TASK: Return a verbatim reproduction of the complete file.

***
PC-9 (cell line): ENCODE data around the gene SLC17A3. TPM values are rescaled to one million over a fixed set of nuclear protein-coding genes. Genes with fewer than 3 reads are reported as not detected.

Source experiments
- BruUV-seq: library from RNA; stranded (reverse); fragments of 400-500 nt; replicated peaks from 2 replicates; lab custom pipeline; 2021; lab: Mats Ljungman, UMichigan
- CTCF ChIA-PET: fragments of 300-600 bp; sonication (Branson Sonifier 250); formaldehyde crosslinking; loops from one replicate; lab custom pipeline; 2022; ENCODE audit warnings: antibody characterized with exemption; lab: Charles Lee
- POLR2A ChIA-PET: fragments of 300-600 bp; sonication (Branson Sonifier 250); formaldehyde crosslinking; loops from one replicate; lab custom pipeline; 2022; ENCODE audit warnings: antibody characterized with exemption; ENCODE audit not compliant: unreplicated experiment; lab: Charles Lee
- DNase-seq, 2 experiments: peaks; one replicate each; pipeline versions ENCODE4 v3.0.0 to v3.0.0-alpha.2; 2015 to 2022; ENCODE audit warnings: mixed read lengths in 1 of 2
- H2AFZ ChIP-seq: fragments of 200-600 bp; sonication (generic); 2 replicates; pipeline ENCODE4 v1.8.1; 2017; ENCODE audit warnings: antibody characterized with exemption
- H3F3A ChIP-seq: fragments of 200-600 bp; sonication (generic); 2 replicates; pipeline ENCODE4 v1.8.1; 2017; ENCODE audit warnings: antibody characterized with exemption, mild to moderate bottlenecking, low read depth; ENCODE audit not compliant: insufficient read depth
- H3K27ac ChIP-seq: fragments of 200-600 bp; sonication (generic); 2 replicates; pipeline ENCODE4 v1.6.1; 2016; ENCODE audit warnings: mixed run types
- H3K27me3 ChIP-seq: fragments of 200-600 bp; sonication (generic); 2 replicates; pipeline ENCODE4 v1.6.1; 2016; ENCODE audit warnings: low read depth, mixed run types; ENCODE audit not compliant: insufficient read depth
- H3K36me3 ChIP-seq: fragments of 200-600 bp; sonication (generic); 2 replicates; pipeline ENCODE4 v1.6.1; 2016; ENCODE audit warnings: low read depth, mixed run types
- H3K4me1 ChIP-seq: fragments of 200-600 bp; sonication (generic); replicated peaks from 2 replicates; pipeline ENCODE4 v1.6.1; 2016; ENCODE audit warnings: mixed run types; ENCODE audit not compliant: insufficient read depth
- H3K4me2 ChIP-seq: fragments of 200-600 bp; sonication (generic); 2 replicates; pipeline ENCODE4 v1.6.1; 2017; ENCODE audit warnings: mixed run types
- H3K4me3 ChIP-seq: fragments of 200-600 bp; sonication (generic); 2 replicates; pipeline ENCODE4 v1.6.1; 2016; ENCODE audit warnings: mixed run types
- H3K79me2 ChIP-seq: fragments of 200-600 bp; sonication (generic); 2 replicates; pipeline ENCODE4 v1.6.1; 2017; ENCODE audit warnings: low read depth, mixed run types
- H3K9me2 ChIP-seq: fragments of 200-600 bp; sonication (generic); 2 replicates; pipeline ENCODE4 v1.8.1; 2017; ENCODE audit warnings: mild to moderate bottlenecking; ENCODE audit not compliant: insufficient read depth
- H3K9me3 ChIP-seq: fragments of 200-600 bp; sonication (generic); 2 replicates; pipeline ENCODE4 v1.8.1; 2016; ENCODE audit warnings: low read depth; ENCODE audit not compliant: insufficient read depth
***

PC-9 (cell line): ENCODE data around the gene SLC17A3. TPM values are rescaled to one million over a fixed set of nuclear protein-coding genes. Genes with fewer than 3 reads are reported as not detected.

Source experiments
- BruUV-seq: library from RNA; stranded (reverse); fragments of 400-500 nt; replicated peaks from 2 replicates; lab custom pipeline; 2021; lab: Mats Ljungman, UMichigan
- CTCF ChIA-PET: fragments of 300-600 bp; sonication (Branson Sonifier 250); formaldehyde crosslinking; loops from one replicate; lab custom pipeline; 2022; ENCODE audit warnings: antibody characterized with exemption; lab: Charles Lee
- POLR2A ChIA-PET: fragments of 300-600 bp; sonication (Branson Sonifier 250); formaldehyde crosslinking; loops from one replicate; lab custom pipeline; 2022; ENCODE audit warnings: antibody characterized with exemption; ENCODE audit not compliant: unreplicated experiment; lab: Charles Lee
- DNase-seq, 2 experiments: peaks; one replicate each; pipeline versions ENCODE4 v3.0.0 to v3.0.0-alpha.2; 2015 to 2022; ENCODE audit warnings: mixed read lengths in 1 of 2
- H2AFZ ChIP-seq: fragments of 200-600 bp; sonication (generic); 2 replicates; pipeline ENCODE4 v1.8.1; 2017; ENCODE audit warnings: antibody characterized with exemption
- H3F3A ChIP-seq: fragments of 200-600 bp; sonication (generic); 2 replicates; pipeline ENCODE4 v1.8.1; 2017; ENCODE audit warnings: antibody characterized with exemption, mild to moderate bottlenecking, low read depth; ENCODE audit not compliant: insufficient read depth
- H3K27ac ChIP-seq: fragments of 200-600 bp; sonication (generic); 2 replicates; pipeline ENCODE4 v1.6.1; 2016; ENCODE audit warnings: mixed run types
- H3K27me3 ChIP-seq: fragments of 200-600 bp; sonication (generic); 2 replicates; pipeline ENCODE4 v1.6.1; 2016; ENCODE audit warnings: low read depth, mixed run types; ENCODE audit not compliant: insufficient read depth
- H3K36me3 ChIP-seq: fragments of 200-600 bp; sonication (generic); 2 replicates; pipeline ENCODE4 v1.6.1; 2016; ENCODE audit warnings: low read depth, mixed run types
- H3K4me1 ChIP-seq: fragments of 200-600 bp; sonication (generic); replicated peaks from 2 replicates; pipeline ENCODE4 v1.6.1; 2016; ENCODE audit warnings: mixed run types; ENCODE audit not compliant: insufficient read depth
- H3K4me2 ChIP-seq: fragments of 200-600 bp; sonication (generic); 2 replicates; pipeline ENCODE4 v1.6.1; 2017; ENCODE audit warnings: mixed run types
- H3K4me3 ChIP-seq: fragments of 200-600 bp; sonication (generic); 2 replicates; pipeline ENCODE4 v1.6.1; 2016; ENCODE audit warnings: mixed run types
- H3K79me2 ChIP-seq: fragments of 200-600 bp; sonication (generic); 2 replicates; pipeline ENCODE4 v1.6.1; 2017; ENCODE audit warnings: low read depth, mixed run types
- H3K9me2 ChIP-seq: fragments of 200-600 bp; sonication (generic); 2 replicates; pipeline ENCODE4 v1.8.1; 2017; ENCODE audit warnings: mild to moderate bottlenecking; ENCODE audit not compliant: insufficient read depth
- H3K9me3 ChIP-seq: fragments of 200-600 bp; sonication (generic); 2 replicates; pipeline ENCODE4 v1.8.1; 2016; ENCODE audit warnings: low read depth; ENCODE audit not compliant: insufficient read depth